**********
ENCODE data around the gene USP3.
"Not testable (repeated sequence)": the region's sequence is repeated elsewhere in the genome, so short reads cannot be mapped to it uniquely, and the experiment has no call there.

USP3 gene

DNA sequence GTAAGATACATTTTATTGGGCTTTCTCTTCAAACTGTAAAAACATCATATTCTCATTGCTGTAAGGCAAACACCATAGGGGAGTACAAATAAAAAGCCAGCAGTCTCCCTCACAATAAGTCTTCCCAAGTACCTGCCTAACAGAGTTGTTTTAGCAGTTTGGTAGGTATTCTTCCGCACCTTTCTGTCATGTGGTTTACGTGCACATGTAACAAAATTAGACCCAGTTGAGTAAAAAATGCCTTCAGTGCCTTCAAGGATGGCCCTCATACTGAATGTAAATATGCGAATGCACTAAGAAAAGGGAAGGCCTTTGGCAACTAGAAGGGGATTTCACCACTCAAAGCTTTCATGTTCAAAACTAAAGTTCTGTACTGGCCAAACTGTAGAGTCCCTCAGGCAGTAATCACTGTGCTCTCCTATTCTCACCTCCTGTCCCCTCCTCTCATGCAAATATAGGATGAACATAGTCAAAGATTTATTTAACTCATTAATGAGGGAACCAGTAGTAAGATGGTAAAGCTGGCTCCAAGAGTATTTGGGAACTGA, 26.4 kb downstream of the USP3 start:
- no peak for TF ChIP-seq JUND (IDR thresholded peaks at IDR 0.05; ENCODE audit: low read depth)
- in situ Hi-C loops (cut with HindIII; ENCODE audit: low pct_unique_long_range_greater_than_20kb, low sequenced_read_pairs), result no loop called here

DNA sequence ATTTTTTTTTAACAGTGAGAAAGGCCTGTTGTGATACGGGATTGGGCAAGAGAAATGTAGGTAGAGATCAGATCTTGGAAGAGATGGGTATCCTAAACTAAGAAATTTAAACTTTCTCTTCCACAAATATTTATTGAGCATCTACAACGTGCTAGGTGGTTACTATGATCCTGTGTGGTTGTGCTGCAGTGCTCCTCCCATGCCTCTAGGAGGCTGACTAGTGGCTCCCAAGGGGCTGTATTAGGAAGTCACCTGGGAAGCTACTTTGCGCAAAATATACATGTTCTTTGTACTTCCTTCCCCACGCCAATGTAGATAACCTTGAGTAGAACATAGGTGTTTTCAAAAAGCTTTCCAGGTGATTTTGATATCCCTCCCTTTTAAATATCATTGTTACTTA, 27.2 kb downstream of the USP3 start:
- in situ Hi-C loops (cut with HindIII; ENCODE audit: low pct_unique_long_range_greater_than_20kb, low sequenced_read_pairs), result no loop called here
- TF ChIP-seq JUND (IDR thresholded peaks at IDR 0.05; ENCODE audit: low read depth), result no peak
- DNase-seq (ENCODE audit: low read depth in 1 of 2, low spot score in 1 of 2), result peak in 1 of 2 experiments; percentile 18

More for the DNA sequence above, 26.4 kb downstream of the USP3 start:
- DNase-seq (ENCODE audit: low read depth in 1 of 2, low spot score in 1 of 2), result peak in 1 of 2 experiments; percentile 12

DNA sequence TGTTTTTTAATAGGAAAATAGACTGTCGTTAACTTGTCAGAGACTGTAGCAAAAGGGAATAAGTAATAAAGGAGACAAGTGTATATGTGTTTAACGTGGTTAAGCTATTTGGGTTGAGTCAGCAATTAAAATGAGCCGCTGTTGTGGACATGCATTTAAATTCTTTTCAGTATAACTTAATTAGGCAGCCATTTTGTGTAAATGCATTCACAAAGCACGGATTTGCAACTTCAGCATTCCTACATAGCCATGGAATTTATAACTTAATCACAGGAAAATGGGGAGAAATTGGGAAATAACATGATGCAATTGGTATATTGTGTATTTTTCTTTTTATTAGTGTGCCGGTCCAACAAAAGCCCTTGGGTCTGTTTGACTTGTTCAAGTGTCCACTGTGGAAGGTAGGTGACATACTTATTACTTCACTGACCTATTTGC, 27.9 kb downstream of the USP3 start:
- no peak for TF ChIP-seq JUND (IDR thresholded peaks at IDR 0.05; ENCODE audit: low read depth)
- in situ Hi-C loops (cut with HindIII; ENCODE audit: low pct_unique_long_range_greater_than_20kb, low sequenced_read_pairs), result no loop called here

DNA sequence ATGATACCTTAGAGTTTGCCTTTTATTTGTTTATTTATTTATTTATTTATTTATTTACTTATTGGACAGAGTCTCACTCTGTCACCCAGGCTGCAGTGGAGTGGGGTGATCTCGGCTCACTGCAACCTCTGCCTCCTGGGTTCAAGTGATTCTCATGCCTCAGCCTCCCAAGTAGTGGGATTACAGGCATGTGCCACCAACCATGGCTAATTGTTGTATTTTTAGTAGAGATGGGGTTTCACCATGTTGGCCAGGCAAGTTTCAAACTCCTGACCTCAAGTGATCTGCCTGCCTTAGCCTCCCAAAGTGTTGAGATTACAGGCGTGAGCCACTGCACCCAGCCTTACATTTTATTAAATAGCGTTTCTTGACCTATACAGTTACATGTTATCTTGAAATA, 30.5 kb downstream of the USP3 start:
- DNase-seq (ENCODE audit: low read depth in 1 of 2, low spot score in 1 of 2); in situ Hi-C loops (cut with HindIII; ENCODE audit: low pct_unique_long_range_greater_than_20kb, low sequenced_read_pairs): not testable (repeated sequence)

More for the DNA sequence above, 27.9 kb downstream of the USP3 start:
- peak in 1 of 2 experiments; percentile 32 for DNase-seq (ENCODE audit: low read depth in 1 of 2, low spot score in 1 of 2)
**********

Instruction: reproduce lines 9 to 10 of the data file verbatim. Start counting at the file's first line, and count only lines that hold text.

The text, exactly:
- TF ChIP-seq JUND (IDR thresholded peaks at IDR 0.05; ENCODE audit: low read depth), result no peak
- DNase-seq (ENCODE audit: low read depth in 1 of 2, low spot score in 1 of 2), result peak in 1 of 2 experiments; percentile 18